- It is easy to switch from one component configuration to another, thereby reducing setup time and improving output.
- Assembling the laser tracking sensor to automate the laser welding process reduces costs.
3. Gas-tight welding
Fiber laser welding has become the preferred process for medical devices such as pacemakers and other electronics due to the high reliability provided by hermetically sealed electronics.
The latest gas-tight welding process development has addressed the issues associated with laser welding and weld end point, which is critical for achieving gas-tight sealing.
In previous laser welding technologies, the laser beam would create depressions at the end point, even when the power was reduced and the beam turned off.
However, with advanced laser beam control, these depressions can be eliminated, resulting in consistent weld quality, improved appearance, and more reliable sealing. This is particularly important for thin and deep welds where porosity at the end point can be a significant problem.
4. Aerospace welding
Controlling the weld geometry and microstructure, minimizing porosity, and controlling grain size are essential in fiber laser welding of nickel and titanium-based aviation alloys. In many aerospace applications, the key design criterion for welds is their fatigue performance.
To enhance the welding strength, design engineers almost always specify a convex or slightly convex welding surface. To achieve this, an automated process uses a filling line with a diameter of 1.2 mm. Adding filler wire to the butt joint ensures consistent weld crowns on the top and bottom passes.
In addition to ensuring a good microstructure of the weld, the selection of welding wire alloy also contributes to the mechanical properties of the weld.
The ability to manufacture products using different metals and alloys greatly improves design and production flexibility.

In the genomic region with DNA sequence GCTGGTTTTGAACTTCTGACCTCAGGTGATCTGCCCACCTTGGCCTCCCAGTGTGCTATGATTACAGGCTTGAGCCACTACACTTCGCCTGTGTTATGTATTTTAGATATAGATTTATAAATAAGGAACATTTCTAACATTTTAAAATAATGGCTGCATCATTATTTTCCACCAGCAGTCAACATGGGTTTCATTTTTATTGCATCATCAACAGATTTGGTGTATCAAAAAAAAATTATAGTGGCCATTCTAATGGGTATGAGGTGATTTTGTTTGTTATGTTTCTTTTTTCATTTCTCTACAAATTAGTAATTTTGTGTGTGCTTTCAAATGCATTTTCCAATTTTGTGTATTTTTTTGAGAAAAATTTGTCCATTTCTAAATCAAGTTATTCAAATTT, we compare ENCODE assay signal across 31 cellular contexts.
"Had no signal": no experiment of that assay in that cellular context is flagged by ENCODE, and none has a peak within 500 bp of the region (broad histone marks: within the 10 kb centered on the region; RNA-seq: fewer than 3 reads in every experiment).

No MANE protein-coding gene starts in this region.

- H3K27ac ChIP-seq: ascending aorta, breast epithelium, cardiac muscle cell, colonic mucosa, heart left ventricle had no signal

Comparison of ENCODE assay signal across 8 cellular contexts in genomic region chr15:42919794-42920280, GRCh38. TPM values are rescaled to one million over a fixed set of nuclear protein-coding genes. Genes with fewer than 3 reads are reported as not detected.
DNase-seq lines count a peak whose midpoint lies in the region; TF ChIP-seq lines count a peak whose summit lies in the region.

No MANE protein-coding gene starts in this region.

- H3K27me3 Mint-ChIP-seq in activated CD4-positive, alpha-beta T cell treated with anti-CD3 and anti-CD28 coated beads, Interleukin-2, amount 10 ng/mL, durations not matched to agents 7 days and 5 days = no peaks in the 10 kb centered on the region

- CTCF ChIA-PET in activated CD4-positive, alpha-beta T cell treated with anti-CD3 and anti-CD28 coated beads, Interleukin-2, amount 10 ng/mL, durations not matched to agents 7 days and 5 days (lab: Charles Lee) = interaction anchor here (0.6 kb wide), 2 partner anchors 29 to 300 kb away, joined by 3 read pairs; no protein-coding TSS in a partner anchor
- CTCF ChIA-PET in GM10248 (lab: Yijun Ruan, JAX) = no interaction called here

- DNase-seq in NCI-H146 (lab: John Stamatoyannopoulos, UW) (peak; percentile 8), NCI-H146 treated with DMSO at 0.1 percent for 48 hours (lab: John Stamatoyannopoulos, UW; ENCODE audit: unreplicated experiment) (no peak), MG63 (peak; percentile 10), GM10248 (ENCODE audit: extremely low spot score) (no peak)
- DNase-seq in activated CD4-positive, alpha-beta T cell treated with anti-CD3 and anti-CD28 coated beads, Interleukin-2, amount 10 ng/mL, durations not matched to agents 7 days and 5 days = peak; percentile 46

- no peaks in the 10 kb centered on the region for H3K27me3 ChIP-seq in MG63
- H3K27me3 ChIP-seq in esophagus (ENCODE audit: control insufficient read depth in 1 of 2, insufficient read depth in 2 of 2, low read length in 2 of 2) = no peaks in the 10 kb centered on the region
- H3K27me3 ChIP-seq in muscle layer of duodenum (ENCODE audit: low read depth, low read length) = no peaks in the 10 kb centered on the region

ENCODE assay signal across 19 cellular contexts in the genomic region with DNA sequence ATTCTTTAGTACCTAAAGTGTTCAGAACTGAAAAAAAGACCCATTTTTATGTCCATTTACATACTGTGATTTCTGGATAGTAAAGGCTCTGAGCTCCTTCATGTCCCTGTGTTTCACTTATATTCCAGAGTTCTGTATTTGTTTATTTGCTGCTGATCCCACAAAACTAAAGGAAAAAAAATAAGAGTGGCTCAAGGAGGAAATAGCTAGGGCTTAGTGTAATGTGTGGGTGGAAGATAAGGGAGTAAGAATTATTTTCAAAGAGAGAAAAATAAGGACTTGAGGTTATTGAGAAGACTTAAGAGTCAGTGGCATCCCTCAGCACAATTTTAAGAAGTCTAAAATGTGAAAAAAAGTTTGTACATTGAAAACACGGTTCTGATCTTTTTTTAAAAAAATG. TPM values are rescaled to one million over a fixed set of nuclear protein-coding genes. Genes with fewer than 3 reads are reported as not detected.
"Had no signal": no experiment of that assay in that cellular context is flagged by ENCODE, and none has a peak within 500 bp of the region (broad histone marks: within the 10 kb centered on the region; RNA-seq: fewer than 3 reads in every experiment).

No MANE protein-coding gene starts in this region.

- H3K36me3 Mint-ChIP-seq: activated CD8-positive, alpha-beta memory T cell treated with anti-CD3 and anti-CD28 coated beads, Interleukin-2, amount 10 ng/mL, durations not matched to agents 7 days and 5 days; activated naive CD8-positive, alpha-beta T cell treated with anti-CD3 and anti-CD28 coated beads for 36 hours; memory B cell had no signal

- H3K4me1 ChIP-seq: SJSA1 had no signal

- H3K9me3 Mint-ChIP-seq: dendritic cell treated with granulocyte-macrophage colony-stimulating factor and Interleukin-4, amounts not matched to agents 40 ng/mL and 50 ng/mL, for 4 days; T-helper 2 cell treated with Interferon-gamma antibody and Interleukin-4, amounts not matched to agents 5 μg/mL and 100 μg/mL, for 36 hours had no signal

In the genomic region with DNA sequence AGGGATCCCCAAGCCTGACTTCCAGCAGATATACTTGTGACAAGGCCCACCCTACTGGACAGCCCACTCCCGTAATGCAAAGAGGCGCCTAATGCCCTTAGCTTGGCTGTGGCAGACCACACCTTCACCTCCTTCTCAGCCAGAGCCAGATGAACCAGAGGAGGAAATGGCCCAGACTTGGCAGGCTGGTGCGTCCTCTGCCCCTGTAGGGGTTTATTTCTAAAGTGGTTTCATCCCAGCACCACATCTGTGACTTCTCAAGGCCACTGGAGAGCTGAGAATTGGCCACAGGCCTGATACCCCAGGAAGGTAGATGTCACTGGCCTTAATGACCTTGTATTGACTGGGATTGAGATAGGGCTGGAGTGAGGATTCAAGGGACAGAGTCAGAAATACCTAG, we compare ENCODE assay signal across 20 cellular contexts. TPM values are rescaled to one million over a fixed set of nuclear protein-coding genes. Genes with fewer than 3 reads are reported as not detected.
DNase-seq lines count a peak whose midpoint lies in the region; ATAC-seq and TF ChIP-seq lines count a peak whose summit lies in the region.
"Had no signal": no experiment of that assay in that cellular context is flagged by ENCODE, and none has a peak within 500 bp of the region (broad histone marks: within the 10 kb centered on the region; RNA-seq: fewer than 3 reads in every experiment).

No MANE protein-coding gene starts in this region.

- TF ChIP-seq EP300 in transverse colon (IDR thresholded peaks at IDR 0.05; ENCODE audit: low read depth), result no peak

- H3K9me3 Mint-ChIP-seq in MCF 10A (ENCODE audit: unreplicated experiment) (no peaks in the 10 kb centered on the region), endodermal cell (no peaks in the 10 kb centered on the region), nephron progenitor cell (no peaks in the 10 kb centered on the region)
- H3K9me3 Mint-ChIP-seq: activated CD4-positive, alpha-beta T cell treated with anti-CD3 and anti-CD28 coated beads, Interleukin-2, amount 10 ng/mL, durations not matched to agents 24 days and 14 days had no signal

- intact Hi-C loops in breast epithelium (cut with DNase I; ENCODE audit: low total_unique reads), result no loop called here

Optimizing finished product properties, such as corrosion, wear, and heat resistance, while controlling costs, is a common motivation for dissimilar metal welding. Connecting stainless steel and galvanized steel is a prime example.
304 stainless steel and galvanized carbon steel are widely used in various applications, such as kitchen appliances and aviation components, owing to their excellent corrosion resistance.
However, dissimilar metal welding poses some unique challenges, especially due to the potential for zinc coating to cause severe weld porosity problems.
When welding, the energy used to melt steel and stainless steel will evaporate zinc at around 900 ℃, which is much lower than the melting point of stainless steel. The low boiling point of zinc leads to the formation of steam during keyhole welding.
As zinc vapor attempts to escape molten metal, it may remain in the solidified weld, resulting in excessive porosity. Additionally, zinc vapor may escape during metal solidification, leading to surface pores or roughness.
Appropriate joint design and selection of laser process parameters can simplify finishing and mechanical welding.
For instance, lap welds of 0.6mm 304 stainless steel and 0.5mm galvanized steel do not display any cracks or pores on the upper and lower surfaces.